This note in the Wall Street Journal
is important for those who may consider themselves serious students of political philosophy: It's a reminder that the Leo Strauss Center at The University of Chicago is uploading to its website written and audio recordings of Strauss's
lectures, many made by graduate students in the 1950s and 60s.
Eventually, students world-wide will be able to take courses by
Strauss, free of charge. This is significant on many levels, the most important one for me has to do with learning and teaching as the search for truth, as an affair of love. Students loved Strauss. He took the human mind seriously, as he did them. Everyone has always said that Strauss was fine teacher in a classroom (we have only had books and some transcripts of classes until now); now we will have the voice and the conversation, the hint and the giggle, and the blunt talk and the persuasive silences. It would seem that in this case techne is on the side of truth, the human questions, for the sake of which we do what we do. It will be good to hear him talk.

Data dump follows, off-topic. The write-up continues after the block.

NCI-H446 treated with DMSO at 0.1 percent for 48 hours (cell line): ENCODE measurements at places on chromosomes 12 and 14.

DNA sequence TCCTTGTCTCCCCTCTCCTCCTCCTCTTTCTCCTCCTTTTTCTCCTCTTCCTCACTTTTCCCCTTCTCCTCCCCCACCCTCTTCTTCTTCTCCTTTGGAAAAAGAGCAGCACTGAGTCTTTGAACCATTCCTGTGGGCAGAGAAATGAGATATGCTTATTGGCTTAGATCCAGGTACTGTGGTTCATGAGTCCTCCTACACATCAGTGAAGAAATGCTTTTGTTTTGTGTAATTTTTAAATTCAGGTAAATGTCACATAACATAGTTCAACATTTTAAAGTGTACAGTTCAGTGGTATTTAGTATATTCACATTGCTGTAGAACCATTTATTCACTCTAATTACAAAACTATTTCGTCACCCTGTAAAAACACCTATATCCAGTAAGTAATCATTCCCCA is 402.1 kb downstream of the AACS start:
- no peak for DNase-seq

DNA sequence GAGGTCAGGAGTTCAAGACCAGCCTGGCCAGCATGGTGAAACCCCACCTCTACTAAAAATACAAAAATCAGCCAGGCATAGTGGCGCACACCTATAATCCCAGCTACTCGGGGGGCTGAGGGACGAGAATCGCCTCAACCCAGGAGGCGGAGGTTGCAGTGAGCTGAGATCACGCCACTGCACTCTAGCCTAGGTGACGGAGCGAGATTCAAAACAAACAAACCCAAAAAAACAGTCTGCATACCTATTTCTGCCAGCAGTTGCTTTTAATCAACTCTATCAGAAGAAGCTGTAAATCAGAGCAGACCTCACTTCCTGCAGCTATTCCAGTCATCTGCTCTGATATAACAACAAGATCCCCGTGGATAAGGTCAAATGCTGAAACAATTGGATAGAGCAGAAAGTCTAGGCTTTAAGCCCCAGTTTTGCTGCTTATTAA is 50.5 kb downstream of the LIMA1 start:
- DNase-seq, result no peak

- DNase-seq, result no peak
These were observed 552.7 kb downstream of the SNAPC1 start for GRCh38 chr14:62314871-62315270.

"Listening to the tapes, you hear Strauss's different approach [than that of historicism]. He
believes that thought--at least by great minds--can transcend its time
and place. In other words, he believes there is such a thing as truth.
of cataloging philosophers for rows of classroom note takers, he throws
students into an ongoing argument: How should we live? He forces
students not merely to study political philosophy but to engage in it."